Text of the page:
I often see them used in discussions where people seem to know what kind of games they're talking about, even if there are (of course, as in all attempts at categorizing creative works!) some ambiguous cases. E.g. if I say to you "Tom only likes euro games and Bill only likes Ameritrash", which games would you assume Tom and Bill play: Ticket to Ride, Agricola, Arkham Horror, Risk Legacy?


Well, just because we know what games are commonly associated with what labels does not mean those labels are logical, well-explained, or consistently applied. It certainly doesn't necessarily follow that anyone can take the definition of that category, and confidently apply it to other games, because that requires an actual, you know, definition.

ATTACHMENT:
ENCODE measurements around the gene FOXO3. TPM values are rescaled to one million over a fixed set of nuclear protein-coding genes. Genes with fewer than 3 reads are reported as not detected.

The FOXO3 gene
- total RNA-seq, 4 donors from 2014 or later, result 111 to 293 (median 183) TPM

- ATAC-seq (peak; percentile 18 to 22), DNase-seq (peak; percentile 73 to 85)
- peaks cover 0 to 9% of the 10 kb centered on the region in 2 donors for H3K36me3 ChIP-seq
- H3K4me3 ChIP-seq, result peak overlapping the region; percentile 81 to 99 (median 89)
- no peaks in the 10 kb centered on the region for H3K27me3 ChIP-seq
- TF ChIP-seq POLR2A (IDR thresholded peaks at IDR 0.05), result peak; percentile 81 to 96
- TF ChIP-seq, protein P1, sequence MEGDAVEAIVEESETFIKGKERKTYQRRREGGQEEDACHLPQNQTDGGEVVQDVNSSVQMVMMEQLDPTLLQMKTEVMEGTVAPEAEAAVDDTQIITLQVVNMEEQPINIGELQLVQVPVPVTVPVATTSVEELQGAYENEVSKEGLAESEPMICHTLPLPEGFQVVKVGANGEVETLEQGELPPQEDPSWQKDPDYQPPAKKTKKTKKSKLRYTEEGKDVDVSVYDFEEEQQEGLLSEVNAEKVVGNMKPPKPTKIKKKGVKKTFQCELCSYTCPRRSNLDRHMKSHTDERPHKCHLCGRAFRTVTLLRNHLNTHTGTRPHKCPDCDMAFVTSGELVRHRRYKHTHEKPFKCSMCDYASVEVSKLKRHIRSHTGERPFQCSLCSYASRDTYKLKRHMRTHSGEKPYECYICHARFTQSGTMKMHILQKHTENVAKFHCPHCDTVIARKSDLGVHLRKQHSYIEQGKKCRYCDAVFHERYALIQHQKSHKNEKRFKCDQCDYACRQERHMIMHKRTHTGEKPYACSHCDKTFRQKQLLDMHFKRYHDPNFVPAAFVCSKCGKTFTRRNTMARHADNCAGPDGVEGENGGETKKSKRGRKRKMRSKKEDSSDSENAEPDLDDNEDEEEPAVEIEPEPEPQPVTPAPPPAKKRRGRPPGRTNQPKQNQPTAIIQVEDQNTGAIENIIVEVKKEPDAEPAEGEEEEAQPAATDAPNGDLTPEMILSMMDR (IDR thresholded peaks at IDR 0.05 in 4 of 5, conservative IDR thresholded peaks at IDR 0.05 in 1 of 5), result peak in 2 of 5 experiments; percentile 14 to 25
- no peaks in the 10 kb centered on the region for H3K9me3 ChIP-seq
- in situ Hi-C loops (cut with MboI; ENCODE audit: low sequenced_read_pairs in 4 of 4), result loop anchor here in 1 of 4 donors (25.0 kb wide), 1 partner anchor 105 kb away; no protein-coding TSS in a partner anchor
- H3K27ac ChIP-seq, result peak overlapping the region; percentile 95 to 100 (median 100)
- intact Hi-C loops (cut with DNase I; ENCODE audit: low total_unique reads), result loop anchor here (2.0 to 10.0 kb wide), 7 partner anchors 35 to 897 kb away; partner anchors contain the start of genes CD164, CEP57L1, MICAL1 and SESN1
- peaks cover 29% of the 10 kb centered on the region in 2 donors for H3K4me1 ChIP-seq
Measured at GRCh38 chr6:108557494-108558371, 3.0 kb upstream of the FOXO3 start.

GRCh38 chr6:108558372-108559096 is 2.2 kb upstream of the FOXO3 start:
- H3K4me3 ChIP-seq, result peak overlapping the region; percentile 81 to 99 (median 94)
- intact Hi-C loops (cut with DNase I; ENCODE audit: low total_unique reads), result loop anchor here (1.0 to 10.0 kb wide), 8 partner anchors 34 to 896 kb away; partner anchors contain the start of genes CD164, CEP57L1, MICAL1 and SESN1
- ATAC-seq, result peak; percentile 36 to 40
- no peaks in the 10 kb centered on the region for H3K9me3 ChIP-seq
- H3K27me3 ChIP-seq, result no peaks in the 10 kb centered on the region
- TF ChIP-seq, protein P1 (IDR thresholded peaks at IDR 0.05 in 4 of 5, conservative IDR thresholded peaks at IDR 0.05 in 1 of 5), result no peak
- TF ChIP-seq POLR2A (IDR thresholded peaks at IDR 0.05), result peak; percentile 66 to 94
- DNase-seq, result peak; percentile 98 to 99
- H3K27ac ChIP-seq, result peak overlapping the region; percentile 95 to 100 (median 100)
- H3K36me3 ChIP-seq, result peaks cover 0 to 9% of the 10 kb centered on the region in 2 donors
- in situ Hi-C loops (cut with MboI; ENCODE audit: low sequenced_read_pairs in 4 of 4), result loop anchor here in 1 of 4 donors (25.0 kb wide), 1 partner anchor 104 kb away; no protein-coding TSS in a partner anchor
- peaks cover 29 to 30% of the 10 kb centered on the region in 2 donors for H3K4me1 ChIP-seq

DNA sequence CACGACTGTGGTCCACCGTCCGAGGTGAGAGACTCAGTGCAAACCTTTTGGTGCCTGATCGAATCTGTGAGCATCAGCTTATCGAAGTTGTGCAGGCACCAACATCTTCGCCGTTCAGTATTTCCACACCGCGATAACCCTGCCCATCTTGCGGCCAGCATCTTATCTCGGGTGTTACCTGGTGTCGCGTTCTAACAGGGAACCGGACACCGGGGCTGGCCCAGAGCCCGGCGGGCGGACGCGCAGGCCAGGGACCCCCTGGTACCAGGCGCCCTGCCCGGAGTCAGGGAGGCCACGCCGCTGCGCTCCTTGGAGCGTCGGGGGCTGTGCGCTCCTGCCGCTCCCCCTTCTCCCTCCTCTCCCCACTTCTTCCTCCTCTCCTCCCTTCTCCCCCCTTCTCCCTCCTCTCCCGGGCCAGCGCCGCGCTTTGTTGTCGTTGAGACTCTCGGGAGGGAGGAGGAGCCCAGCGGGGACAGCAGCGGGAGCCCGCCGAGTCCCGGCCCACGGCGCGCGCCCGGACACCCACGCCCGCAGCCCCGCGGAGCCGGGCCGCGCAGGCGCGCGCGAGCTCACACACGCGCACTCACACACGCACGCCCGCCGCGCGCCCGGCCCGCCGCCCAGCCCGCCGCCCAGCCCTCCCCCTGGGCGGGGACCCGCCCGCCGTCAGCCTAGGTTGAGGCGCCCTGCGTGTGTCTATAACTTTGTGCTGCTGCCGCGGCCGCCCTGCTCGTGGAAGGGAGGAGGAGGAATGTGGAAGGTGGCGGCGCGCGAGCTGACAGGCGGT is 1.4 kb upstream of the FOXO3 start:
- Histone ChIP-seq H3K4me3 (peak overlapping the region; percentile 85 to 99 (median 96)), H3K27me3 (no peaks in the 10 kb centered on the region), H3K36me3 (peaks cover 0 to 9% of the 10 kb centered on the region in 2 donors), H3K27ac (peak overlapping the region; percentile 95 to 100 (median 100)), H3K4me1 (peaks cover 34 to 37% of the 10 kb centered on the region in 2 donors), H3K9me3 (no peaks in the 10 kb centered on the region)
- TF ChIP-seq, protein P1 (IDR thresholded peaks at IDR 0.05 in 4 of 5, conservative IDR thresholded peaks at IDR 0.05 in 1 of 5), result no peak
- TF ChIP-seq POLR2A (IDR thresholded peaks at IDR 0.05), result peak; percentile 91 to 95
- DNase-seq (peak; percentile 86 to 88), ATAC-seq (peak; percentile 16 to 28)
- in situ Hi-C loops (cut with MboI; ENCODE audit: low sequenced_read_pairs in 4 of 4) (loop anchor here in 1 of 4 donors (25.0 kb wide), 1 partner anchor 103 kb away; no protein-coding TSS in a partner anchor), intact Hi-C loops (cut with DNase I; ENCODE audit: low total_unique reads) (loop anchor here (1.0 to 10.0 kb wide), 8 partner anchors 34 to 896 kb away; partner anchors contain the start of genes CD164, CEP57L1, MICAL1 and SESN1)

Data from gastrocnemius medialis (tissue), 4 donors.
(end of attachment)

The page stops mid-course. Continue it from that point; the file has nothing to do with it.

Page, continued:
Agreed to some extent. At least when we do serious formal analysis, it is necessary to have clear logical definitions.

But in everyday speech (whether related to gaming or not) we routinely use all kinds of words without clear logical consistent explicit definitions, simply by accumulated knowledge of examples and (I suppose) creating our personal internal models of what the categories represent and nonetheless successfully communicate to some degree. E.g. discussions of beauty - how do you logically consistently define whether a sunset is beautiful or not? How do you logically consistently define whether music is "rock music" or "country music"? Yet people often seem to agree. How to logically define art categories like impressionism, cubism, pre-raphaelite, etc? All such efforts ultimately seem prone to hand-waving, listing characteristics (which also show up in other types of art), and a lot of pointing at examples, and different people disagreeing on details or even major points.